EDMOND — Two Oklahoma-born sisters continue their love for doing things together with an acrylic class offered at the Fine Arts Institute.
Gratia Bowen, 91, and Valeta Dome, 86, are studying painting with Bert Seabourn.
“When she was going to UCO a hundred years ago she really wanted to take art, and our mom and dad said, ‘Well you know, artists go starve in the garret somewhere, so you better take something else,'” Dome said of Bowen. “So she took commercial subjects, but she always loved art.”
Bowen began first grade in 1926 at the Old North Tower, which is now on the University of Central Oklahoma campus.
They said their grandfather was in the Land Run of 1889, and their mother, Clemie Dome, started the second kindergarten class in the state before it was offered in public schools.
After the Depression, when members of their extended family moved to Oklahoma City, they stayed in Edmond because their parents wanted them to go to UCO.
Bowen graduated from the university in 1945 to teach kindergarten like their mother. Dome attended UCO for two years before giving in to her desire to travel the world.
“I was going to travel, and I met my husband out in Colorado and got sidetracked, and so I got married and have two sons,” Bowen said.
Dome followed her sister to Colorado but then heard of a job available in Washington.
“I went to Washington, D.C., with the Geological Survey and stayed with them for 10 years,” Dome said. “I wanted to go to Europe, but they said no because I wasn't a geologist and they didn't need me. That's when I joined the State Department.”
With the State Department, she went to Tokyo for a year, which gave her a taste for the Foreign Service.
“So I came back and joined Foreign Service,” she said. “I said, ‘If this is an employment, this is my cup of tea.'”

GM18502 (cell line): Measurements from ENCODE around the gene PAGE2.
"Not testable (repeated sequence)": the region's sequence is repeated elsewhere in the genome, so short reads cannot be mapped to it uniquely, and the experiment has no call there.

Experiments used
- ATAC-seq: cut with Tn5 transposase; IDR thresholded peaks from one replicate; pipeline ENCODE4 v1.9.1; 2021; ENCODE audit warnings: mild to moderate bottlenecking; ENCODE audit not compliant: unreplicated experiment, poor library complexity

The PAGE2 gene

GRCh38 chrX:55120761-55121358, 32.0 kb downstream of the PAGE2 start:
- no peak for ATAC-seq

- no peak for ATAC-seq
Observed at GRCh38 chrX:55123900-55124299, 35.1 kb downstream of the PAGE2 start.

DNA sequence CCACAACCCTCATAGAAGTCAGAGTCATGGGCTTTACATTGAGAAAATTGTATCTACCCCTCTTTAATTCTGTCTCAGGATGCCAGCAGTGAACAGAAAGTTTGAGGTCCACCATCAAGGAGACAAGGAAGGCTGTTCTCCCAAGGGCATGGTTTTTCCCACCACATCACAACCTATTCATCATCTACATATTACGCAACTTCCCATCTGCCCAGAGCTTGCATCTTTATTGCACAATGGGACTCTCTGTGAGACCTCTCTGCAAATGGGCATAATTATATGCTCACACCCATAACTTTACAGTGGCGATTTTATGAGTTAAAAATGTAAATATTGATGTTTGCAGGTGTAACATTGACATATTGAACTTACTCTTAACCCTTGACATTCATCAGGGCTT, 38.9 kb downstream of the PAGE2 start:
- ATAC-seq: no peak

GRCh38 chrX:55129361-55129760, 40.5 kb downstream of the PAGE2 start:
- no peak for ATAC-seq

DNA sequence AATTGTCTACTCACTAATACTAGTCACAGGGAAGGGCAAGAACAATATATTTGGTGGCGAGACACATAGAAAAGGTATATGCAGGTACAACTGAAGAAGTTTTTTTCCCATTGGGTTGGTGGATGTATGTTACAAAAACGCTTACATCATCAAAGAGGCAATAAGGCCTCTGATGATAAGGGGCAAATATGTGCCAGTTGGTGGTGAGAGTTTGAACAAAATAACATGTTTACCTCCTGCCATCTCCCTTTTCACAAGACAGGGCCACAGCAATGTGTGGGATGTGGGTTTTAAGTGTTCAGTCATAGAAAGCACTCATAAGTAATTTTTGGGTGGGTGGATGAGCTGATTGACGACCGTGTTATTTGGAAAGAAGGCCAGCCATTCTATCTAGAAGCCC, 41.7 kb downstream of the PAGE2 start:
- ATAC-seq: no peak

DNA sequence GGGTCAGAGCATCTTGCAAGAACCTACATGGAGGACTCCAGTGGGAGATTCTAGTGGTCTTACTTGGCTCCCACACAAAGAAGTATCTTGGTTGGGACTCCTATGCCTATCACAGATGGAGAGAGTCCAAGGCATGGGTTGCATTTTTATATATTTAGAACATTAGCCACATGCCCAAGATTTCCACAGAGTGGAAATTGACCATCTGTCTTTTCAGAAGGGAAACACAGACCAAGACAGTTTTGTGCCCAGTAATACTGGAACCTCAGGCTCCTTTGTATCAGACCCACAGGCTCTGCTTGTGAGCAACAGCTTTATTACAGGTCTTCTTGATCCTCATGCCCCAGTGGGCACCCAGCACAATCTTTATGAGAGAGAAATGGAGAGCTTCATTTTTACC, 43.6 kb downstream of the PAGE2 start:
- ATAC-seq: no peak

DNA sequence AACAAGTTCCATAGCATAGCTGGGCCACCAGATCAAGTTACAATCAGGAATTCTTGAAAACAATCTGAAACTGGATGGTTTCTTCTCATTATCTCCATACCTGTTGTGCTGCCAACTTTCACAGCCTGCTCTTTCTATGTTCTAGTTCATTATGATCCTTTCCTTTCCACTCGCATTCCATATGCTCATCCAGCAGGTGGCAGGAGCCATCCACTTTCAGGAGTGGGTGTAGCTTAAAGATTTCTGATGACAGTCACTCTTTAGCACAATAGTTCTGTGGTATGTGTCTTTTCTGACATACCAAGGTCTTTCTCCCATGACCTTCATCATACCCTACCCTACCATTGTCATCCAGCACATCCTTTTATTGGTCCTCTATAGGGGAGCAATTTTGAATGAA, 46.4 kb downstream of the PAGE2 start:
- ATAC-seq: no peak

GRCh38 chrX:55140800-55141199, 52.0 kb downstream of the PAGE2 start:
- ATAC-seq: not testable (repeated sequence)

Seeing the world
Dome was in 63 countries over more than 30 years with the Foreign Service.
“I met her over in London, and we did five countries together,” Bowen said. “I hadn't been overseas at all, and I just really wanted to see what the other half looked like, so it was fun, I enjoyed it.”
Together they visited London, Paris, Geneva, Madrid and Rome and kept an eye out for the art the cities had to offer.
“I really looked around for the art world because that was my interest,” Bowen said. “I went to the Louvre, but didn't get to stay very long, and I didn't get to see very much.”
Bowen and Dome, who lost their youngest sister in an automobile accident when she was 16, have remained close through the years.
As Dome continued with the Foreign Service, Bowen kept track of her over the years.
“My two sons, I got a globe so I could point out where their Aunt Val was, and so they really got the travel bug,” Bowen said.
“I've had some interesting posts,” Dome said. “I had a boss from Oklahoma, and he told me I didn't want to go to Paris, London, etc., because I'd be a little fish in a big pool, but you want to go to the places outside that nobody else wants to go to.”
So she went to Laos, Cambodia, Libya and Somalia and loved the work she did.
‘We just keep going'
Bowen retired from teaching in 1979 and began traveling with her husband, Jack.
“I lost him in '96, so he's been gone for quite a while. We had a good life together.”
Dome retired in 1981 and returned to Edmond to later find out she had a nonmalignant brain tumor, and doctors did not know how long it had been there.
“I had a brain surgery that went through the ear,” Dome said. “I always had earaches all my life.
“They had to cut the facial nerve and that's why my whole face kind of snapped over like a rubber band.”
Bowen said, “You know, we just keep going.”